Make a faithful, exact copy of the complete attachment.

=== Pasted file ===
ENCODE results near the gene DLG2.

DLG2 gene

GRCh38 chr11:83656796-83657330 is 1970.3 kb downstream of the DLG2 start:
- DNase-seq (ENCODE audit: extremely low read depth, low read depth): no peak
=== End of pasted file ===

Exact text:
ENCODE results near the gene DLG2.

DLG2 gene

GRCh38 chr11:83656796-83657330 is 1970.3 kb downstream of the DLG2 start:
- DNase-seq (ENCODE audit: extremely low read depth, low read depth): no peak